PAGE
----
Imagine if animals like frogs, birds, cats, or humans didn’t have their two-sided symmetry. Birds might have a hard time flying with one wing. Frogs might hop in circles » More …

Dr. Universe: What experiments can you recommend?

Dr. UniverseYou can try all kinds of fun experiments at home. It really all depends on what you are curious about. Lately, I’ve seen some really great sunsets and started wondering what gives them their colors.

I decided to ask my friend Tom Johnson, who leads fun physics demonstrations for kids visiting Washington State University. I asked him if he had any simple ideas for an experiment I could try out in my lab, or even the kitchen. One idea he had was to create a sunset in a cup. » More …

Dr. Universe: How do we get our personality?

Dr. UniverseEveryone is different. Maybe you are adventurous, shy, outgoing, funny, or kind. Before you were even born, your unique personality was beginning to take shape.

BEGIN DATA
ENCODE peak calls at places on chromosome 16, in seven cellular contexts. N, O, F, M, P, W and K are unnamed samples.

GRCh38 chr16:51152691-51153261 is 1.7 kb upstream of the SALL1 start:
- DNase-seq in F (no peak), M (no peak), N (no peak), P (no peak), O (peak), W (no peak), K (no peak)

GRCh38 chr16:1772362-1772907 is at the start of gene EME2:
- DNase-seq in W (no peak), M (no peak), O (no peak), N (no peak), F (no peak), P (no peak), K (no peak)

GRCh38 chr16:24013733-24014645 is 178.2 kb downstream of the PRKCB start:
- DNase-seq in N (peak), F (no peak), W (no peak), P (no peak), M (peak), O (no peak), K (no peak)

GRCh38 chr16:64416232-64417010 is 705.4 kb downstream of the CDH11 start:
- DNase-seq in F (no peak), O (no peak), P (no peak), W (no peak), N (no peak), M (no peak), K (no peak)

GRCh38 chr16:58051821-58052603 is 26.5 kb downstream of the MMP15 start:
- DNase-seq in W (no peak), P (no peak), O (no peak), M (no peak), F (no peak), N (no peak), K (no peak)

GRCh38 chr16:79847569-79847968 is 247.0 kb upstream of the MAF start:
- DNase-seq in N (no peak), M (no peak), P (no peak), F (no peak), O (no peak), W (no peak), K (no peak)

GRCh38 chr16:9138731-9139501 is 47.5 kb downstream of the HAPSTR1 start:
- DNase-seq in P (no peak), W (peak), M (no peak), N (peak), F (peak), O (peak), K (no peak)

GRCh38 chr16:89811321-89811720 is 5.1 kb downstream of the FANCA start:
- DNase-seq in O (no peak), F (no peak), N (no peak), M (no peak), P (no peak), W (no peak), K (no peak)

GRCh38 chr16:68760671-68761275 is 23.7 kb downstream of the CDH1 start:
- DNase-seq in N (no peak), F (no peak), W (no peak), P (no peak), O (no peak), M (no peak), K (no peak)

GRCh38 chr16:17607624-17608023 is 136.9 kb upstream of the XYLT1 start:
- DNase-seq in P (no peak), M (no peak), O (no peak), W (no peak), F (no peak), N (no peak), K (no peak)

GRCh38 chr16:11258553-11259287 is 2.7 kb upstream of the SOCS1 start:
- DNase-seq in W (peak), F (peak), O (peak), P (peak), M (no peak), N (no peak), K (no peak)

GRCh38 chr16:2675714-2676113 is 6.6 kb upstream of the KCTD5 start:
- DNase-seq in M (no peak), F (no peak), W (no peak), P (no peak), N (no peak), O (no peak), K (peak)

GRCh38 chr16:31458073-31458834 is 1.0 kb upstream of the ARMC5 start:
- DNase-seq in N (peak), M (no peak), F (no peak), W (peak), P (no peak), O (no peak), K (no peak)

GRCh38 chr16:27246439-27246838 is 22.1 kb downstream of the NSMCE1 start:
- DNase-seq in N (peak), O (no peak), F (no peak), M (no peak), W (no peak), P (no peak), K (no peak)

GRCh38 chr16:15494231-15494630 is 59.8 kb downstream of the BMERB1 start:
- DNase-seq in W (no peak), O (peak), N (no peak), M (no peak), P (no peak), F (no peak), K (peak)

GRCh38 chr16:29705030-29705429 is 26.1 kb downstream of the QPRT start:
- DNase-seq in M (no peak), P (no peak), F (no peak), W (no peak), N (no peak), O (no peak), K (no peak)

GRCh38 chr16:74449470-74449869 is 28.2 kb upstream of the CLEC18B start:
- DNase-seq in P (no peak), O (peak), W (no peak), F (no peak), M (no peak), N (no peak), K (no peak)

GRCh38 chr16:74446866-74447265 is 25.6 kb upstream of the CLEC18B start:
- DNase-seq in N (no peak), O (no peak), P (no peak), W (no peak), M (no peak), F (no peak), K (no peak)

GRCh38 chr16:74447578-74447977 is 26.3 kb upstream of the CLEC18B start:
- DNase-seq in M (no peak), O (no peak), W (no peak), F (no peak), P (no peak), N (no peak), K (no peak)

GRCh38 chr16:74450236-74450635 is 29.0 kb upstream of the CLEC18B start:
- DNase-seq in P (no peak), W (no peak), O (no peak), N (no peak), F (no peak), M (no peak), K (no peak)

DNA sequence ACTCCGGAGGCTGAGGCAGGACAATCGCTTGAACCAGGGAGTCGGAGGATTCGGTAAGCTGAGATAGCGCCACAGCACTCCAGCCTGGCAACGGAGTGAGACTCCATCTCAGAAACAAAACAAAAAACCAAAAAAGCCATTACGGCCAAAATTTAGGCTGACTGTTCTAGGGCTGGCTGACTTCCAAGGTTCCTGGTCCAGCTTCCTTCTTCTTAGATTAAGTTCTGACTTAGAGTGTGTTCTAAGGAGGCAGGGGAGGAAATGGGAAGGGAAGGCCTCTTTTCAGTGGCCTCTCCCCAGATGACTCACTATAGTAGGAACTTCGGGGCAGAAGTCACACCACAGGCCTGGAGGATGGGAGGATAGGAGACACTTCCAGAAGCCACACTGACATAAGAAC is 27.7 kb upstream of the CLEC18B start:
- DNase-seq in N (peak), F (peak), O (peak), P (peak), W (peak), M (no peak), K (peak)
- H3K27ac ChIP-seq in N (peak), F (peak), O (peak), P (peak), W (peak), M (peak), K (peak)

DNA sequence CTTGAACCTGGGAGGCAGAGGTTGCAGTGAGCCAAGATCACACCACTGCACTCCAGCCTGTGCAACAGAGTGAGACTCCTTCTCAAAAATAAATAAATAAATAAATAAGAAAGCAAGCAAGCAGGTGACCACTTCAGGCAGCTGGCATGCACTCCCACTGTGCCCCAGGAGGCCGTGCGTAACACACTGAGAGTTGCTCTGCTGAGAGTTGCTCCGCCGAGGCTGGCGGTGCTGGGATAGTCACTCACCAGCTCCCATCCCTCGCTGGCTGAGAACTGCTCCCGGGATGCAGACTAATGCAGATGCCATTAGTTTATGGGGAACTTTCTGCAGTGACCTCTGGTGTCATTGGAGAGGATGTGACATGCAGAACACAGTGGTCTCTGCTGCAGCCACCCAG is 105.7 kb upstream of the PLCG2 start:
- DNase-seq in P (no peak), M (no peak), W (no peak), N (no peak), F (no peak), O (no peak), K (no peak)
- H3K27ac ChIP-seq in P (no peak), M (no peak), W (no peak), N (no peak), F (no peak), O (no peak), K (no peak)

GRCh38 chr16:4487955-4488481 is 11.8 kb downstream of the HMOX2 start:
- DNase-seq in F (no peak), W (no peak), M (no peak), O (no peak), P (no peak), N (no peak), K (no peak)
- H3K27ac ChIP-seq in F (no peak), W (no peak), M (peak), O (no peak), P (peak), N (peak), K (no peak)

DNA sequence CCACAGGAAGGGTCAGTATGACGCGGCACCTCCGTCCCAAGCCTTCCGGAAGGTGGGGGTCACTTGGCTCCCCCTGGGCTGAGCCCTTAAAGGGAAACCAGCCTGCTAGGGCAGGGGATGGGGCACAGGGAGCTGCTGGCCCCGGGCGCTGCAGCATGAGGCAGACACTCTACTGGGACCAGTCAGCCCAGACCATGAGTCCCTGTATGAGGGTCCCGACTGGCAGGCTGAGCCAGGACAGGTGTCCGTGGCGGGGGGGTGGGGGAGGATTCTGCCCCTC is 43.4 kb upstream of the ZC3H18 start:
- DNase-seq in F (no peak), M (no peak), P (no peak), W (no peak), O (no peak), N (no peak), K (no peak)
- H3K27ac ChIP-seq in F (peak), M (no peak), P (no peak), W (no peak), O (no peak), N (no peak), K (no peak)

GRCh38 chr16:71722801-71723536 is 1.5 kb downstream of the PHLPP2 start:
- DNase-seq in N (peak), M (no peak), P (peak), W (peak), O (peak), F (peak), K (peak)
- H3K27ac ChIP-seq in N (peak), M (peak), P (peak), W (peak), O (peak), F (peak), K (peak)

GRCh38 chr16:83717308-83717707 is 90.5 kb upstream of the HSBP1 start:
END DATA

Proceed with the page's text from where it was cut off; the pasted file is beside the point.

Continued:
That’s what I found out from my friend Chris Barry, a psychologist at Washington State University. He studies personality in young people, including how people express themselves on social media. He was really excited to hear about this question from Jamie, age 11.

Part of the answer is that some of your personality comes from your parents. Just as parents pass down physical traits like hair and eye color to their offspring, they can also » More …

Dear Dr. Universe: Why does hair turn gray?

Dr. Universe examining a hair follicleHair comes in lots of different colors. There’s black, medium brown, auburn, light brown, strawberry blonde, and copper, to name just a few. But in the end, almost everyone will have hair that’s gray or white.

I decided to visit my friend Cynthia Cooper, a biologist and researcher at Washington State University, for help answering this question from Darae, age 10.

Ever since you were born, different cells have been working on your hair. Each hair sprouts from a follicle, a sort of little hair-making factory under your skin. Here, some of your cells are making your hair and others are coloring it. » More …